Culture Fail

keep-portland-weird-jpgAnnual Naked Bike Ride Keeps Portland Weird
By Patrick Fancher

Let me start off by saying I love to visit Portland, whether it’s to take in a Blazer game, check out the unique restaurants/bars and shops, or just simply people watch. The sight of the Rose City in all of its glorious weirdness is well worth the price of gas or a bus ticket.

However, there’s one yearly attraction some Portlanders hold near and dear in their hearts that I have no desire to see: thousands of people riding bikes naked throughout the city. Last Saturday marked the 11th annual World Naked Bike Ride, which reportedly presented many full-on, partially (someone’s being bashful), and painted nude folks peddling the streets in not just Portland but in more than 75 other cities around the country.

The purpose of this event is actually an admirable one, not just an excuse to show off the ol’ birthday suit. The bike ride is a protest of our dependence on foreign oil, as well as a sign of cyclists’ vulnerability on roadways. It’s quite the symbol of unity—I get that.

But why naked?

Nude cycling is an activity Jerry Seinfeld would likely deem “bad naked.” In all honesty it makes me feel sorry for the bike seat more than the onlookers. And apparently this event has even sparked a little debate among Oregonians as to whether it’s no big deal or flat-out gross. I’m no prude, but there are more appropriate opportunities to expose your junk and support a good cause, meaning not at the same time and place. Is there no compromise that would be easier on the eyes and still get the message across?

Like it or not, the naked bike ride is another famous tradition dedicated to keeping Portland as weird as ever.

Keep Corvallis Not Weird
By Sidney Reilly

How do I put this without sounding like a contrarian crank…? Let’s keep Corvallis un-weird.

Just doesn’t have the same pop…

Here’s the thing about being weird: it’s only really cool if you can set it off against something. Which is to say, “counterculture” needs a culture to be counter to. If every Tom, Dick, and Johnny Come-Lately in the 70s had a mohawk, cut up their jeans, and started huffing glue, the Ramones wouldn’t be cool. They’d be Nickelback. Everything in life exists as a reaction to something else, to some extent. Just ask Justin Bieber… or Isaac Newton.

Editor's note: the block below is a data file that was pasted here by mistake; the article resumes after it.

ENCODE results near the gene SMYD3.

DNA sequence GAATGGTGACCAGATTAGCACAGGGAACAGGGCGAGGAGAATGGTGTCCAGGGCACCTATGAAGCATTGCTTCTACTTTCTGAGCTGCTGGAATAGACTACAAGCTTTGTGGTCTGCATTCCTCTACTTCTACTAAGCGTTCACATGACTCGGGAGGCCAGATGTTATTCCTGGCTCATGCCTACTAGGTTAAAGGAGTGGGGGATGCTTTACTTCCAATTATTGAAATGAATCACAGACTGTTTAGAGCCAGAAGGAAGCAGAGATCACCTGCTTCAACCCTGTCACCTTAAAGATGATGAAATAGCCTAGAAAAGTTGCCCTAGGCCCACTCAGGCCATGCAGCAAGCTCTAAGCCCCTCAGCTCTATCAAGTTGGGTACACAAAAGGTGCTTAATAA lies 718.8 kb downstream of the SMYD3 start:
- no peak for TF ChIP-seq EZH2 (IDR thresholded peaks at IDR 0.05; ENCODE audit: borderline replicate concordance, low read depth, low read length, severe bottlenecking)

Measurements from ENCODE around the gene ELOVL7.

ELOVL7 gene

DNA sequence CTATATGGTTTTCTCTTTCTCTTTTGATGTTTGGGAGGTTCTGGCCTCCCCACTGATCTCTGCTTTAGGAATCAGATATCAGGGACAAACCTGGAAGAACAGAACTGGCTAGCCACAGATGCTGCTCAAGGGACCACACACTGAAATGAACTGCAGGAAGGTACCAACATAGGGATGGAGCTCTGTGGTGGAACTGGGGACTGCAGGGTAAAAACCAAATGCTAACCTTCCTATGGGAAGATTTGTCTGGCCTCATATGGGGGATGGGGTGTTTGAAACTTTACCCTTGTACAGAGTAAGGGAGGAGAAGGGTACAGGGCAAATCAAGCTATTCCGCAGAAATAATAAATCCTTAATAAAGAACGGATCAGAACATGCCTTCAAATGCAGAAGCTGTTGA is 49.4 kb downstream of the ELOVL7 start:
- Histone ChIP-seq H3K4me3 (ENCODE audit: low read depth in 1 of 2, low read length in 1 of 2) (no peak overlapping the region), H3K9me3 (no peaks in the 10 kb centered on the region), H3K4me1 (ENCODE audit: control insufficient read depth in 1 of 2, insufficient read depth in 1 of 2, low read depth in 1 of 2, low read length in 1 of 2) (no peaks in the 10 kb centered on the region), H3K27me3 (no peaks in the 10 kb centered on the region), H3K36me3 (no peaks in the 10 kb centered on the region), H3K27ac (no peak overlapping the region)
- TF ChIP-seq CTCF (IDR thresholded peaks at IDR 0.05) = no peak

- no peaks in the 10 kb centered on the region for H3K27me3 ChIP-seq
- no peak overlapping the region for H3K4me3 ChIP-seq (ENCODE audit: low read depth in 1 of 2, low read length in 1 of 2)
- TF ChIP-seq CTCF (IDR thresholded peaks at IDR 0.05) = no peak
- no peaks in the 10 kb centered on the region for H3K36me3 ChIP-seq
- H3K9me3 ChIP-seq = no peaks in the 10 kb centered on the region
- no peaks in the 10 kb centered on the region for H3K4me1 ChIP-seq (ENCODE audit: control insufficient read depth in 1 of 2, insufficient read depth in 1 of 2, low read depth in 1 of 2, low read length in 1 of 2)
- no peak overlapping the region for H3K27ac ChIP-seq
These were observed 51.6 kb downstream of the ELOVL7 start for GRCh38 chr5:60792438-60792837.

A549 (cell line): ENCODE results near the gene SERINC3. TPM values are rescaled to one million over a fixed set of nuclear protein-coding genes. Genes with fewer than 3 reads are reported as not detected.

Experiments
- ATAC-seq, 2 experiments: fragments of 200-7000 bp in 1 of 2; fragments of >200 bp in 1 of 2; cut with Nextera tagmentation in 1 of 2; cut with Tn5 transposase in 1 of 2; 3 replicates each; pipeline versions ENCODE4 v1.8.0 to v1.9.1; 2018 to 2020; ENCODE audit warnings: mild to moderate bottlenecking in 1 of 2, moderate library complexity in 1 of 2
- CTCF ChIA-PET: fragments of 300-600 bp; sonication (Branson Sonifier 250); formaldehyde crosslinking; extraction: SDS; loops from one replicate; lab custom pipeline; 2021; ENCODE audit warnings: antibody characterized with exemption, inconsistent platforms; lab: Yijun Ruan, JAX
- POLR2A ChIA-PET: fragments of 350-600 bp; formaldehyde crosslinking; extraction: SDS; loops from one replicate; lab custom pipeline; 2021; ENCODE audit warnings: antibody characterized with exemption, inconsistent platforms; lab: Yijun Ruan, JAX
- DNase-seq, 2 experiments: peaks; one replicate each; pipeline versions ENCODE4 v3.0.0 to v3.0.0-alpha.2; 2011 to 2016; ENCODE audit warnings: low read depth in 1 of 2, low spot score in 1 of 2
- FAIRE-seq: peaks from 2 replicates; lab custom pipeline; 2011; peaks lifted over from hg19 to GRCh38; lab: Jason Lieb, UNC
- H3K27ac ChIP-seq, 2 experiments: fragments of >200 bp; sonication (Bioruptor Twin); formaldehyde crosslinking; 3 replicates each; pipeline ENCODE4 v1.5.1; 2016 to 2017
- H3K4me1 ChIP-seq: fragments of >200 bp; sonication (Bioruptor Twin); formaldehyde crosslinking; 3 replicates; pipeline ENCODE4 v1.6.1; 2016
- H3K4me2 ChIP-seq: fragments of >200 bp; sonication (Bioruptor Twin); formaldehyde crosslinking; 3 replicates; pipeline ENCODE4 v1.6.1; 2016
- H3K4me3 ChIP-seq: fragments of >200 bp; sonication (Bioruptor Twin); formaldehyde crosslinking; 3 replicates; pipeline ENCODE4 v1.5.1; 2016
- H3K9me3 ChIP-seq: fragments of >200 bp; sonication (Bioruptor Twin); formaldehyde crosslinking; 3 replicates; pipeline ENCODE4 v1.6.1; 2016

I’ve lived in places where the dominant ideology is as buttoned-up as a temperance league, as well as places where you need to keep an app on your phone to let you know which words are currently acceptable and which have become politically incorrect. The one constant is that the coolest people in either place are the ones going against the grain.

But the key is the going against the grain, not the level of ideological purity. Even when you more or less agree with the core message, there’s something distinctly uncool, un-weird, about being “weird.” At least if everyone else is, too.

All of this is to recommend that Corvallis’ counterculture scene—its alternative newspaper, punk bands, activists, hackers, and dissidents—are all better served sticking out against a backdrop of rural conservatism than by blending in, disappearing, in a camouflage of dreadlocks, old-timey mustaches, and pink spiked hair.

Let’s not keep Corvallis “weird,” let’s keep it idiosyncratic, textured, and full of different people, so everyone can be cool, rebelling against something else.

Either that or let’s all just get Johnny Ramone haircuts and look awesome.

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